Seattle Campus News

Seattle Campus News | July 30, 2013 | 0 Comments

HIMSS Summer Extravaganza @ The Woodland Park Zoo

Buddy, The Jaguar

Northeastern University – Seattle is proud to be an Elite Annual Sponsor of the Washington chapter of the Healthcare Information and Management Systems Society (HIMSS). HIMMS is a not-for-profit organization dedicated to improving healthcare quality, safety, cost-effectiveness, and access, through the best use of information technology and management systems.

On Thursday, July 25th, HIMSS hosted their annual Summer Extravaganza. This event brings together the Society for a fun night of networking. This year the event occurred in Jaguar Cove at the Woodland Park Zoo. Northeastern University – Seattle had a table directly in front of Buddy, a recent father of three Jaguar cubs. 

Dan Feinberg, the director of Northeastern University’s Master of Science in Health Informatics program, attended the event. Feinberg is a past president of the New England HIMSS chapter. While in Seattle, he met with local leaders in the Health Informatics industry.  The next day, Feinberg hosted an information session at Northeastern University – Seattle’s campus in South Lake Union, presenting on “How the Affordable Care Act Makes Health Data the Future” which focused on the changing Healthcare landscape in the United States.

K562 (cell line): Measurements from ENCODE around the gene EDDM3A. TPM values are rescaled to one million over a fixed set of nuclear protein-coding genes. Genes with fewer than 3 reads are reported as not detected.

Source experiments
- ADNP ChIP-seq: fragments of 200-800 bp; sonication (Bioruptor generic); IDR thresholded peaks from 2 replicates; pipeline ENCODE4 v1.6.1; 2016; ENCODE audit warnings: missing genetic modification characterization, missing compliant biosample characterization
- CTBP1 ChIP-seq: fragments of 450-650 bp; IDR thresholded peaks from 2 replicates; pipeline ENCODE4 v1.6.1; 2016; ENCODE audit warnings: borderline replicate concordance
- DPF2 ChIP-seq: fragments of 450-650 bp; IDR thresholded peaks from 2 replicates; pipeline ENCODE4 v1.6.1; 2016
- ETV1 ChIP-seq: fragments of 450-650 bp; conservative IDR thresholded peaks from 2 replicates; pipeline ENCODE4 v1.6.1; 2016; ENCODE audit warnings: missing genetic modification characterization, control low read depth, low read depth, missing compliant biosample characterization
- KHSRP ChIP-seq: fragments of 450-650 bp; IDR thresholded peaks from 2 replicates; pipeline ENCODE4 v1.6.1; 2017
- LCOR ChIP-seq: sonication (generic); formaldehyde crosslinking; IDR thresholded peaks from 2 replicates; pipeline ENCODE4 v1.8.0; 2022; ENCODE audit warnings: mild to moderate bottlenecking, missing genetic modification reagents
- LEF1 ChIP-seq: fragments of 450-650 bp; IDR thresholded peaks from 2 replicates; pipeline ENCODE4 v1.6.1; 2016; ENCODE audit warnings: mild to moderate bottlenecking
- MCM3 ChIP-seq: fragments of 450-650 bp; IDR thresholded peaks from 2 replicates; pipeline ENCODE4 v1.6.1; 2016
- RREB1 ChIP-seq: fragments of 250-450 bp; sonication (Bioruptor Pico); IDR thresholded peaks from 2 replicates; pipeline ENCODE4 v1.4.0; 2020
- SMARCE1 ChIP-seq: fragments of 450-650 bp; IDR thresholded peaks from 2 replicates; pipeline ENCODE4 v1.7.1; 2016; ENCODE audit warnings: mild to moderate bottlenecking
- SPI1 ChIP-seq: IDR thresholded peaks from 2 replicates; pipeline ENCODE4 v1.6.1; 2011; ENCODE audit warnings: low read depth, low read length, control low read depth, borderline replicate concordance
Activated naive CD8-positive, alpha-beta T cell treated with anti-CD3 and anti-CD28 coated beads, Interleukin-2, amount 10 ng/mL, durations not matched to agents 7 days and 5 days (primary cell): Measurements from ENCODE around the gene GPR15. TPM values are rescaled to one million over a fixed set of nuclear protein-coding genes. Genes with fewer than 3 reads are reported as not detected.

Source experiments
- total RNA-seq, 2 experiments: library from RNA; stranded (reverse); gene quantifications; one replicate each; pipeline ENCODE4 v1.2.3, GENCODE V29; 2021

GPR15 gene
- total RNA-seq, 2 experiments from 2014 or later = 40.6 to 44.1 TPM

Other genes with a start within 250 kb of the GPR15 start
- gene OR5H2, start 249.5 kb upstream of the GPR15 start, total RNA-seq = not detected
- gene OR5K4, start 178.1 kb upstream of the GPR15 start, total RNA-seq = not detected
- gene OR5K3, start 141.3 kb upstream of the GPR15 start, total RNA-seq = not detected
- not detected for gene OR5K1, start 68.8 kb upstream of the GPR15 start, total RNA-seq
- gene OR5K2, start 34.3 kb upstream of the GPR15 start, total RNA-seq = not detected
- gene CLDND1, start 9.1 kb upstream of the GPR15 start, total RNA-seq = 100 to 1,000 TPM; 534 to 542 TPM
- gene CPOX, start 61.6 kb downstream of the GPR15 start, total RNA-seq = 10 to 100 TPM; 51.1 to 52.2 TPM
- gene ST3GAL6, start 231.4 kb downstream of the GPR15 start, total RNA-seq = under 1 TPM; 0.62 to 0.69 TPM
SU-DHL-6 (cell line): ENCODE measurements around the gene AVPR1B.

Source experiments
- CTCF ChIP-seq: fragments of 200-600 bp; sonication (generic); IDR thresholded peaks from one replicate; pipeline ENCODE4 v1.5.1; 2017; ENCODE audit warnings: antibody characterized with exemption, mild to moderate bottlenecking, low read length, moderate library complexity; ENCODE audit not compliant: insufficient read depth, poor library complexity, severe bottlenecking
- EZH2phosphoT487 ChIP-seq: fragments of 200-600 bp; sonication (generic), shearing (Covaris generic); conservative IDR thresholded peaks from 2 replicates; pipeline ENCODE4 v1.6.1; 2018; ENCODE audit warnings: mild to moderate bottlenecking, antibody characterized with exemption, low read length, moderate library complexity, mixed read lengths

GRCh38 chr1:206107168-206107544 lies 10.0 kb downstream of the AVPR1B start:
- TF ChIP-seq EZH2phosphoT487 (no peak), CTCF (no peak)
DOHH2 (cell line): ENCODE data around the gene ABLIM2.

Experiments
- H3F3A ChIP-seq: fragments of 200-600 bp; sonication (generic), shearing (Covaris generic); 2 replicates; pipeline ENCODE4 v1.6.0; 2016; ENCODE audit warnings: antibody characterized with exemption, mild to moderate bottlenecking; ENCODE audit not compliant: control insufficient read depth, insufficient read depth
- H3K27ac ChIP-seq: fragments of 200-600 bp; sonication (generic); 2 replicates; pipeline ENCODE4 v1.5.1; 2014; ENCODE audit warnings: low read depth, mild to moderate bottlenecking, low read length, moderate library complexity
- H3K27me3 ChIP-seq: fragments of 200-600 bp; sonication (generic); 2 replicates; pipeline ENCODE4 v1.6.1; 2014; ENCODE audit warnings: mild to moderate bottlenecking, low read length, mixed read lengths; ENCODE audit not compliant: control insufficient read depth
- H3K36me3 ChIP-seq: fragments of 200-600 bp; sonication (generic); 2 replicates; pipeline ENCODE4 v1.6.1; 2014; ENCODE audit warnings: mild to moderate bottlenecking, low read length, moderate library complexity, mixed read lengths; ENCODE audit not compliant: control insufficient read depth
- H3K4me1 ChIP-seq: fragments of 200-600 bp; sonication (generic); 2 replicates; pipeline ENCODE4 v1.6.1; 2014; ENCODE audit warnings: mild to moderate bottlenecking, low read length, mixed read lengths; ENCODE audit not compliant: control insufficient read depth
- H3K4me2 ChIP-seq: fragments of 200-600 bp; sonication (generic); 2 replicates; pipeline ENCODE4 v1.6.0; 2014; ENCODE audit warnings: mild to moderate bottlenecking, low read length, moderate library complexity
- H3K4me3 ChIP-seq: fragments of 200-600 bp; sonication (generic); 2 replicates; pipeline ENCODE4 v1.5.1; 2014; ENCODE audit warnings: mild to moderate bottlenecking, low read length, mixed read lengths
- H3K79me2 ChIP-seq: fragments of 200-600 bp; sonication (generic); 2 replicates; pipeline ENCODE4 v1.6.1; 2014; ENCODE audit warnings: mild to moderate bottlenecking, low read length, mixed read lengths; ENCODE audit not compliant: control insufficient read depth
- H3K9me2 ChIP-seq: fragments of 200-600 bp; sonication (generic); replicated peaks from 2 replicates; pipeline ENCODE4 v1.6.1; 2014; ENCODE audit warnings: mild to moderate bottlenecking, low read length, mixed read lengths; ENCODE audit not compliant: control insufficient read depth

To learn more about Northeastern University – Seattle’s Health Informatics graduate degree program and to request more info click here.


Seattle Campus News | July 23, 2013 | 0 Comments

From the Academic Dean: What is Hybrid Learning?

Learning in a hybrid fashion is learning in a mixture of traditional classes (typically called on-ground courses) and on-line courses.  There are multiple ways to run a hybrid program: 

    1. An individual course can be hybrid where students meet on-ground a few times a semester while the remainder of the course is completed on-line.
    2. An individual course can be hybrid where students meet on-ground as many as half the typical number of times a course meets with alternating weeks on-line.